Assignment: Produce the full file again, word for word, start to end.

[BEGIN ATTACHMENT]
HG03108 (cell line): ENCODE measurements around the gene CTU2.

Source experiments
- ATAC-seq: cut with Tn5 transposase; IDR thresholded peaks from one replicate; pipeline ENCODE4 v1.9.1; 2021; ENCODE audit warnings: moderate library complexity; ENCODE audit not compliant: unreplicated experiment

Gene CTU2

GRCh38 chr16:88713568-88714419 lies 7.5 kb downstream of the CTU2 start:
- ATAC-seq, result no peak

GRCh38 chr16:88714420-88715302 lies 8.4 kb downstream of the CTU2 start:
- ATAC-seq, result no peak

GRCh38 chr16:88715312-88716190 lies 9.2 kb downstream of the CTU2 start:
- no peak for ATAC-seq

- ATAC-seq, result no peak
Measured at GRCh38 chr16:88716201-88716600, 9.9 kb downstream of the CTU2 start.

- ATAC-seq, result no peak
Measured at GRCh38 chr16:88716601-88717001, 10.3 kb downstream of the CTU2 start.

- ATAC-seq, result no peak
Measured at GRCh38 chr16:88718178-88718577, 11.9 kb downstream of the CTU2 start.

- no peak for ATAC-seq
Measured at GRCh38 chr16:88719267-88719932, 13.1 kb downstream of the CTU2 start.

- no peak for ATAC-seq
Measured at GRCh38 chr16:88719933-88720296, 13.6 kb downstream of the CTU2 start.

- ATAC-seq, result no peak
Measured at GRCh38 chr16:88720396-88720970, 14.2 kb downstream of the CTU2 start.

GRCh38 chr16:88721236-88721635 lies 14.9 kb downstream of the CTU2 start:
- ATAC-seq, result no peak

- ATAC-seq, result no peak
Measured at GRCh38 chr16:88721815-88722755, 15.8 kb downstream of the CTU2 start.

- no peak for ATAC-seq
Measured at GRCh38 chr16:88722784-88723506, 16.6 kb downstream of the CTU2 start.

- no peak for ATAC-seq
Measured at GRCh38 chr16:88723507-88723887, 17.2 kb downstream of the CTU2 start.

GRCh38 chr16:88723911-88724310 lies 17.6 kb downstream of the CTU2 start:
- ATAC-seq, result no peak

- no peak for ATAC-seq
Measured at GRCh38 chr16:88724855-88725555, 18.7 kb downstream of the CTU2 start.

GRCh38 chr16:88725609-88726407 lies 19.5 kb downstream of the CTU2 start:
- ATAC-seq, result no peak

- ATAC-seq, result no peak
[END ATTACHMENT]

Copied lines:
HG03108 (cell line): ENCODE measurements around the gene CTU2.

Source experiments
- ATAC-seq: cut with Tn5 transposase; IDR thresholded peaks from one replicate; pipeline ENCODE4 v1.9.1; 2021; ENCODE audit warnings: moderate library complexity; ENCODE audit not compliant: unreplicated experiment

Gene CTU2

GRCh38 chr16:88713568-88714419 lies 7.5 kb downstream of the CTU2 start:
- ATAC-seq, result no peak

GRCh38 chr16:88714420-88715302 lies 8.4 kb downstream of the CTU2 start:
- ATAC-seq, result no peak

GRCh38 chr16:88715312-88716190 lies 9.2 kb downstream of the CTU2 start:
- no peak for ATAC-seq

- ATAC-seq, result no peak
Measured at GRCh38 chr16:88716201-88716600, 9.9 kb downstream of the CTU2 start.

- ATAC-seq, result no peak
Measured at GRCh38 chr16:88716601-88717001, 10.3 kb downstream of the CTU2 start.

- ATAC-seq, result no peak
Measured at GRCh38 chr16:88718178-88718577, 11.9 kb downstream of the CTU2 start.

- no peak for ATAC-seq
Measured at GRCh38 chr16:88719267-88719932, 13.1 kb downstream of the CTU2 start.

- no peak for ATAC-seq
Measured at GRCh38 chr16:88719933-88720296, 13.6 kb downstream of the CTU2 start.

- ATAC-seq, result no peak
Measured at GRCh38 chr16:88720396-88720970, 14.2 kb downstream of the CTU2 start.

GRCh38 chr16:88721236-88721635 lies 14.9 kb downstream of the CTU2 start:
- ATAC-seq, result no peak

- ATAC-seq, result no peak
Measured at GRCh38 chr16:88721815-88722755, 15.8 kb downstream of the CTU2 start.

- no peak for ATAC-seq
Measured at GRCh38 chr16:88722784-88723506, 16.6 kb downstream of the CTU2 start.

- no peak for ATAC-seq
Measured at GRCh38 chr16:88723507-88723887, 17.2 kb downstream of the CTU2 start.

GRCh38 chr16:88723911-88724310 lies 17.6 kb downstream of the CTU2 start:
- ATAC-seq, result no peak

- no peak for ATAC-seq
Measured at GRCh38 chr16:88724855-88725555, 18.7 kb downstream of the CTU2 start.

GRCh38 chr16:88725609-88726407 lies 19.5 kb downstream of the CTU2 start:
- ATAC-seq, result no peak

- ATAC-seq, result no peak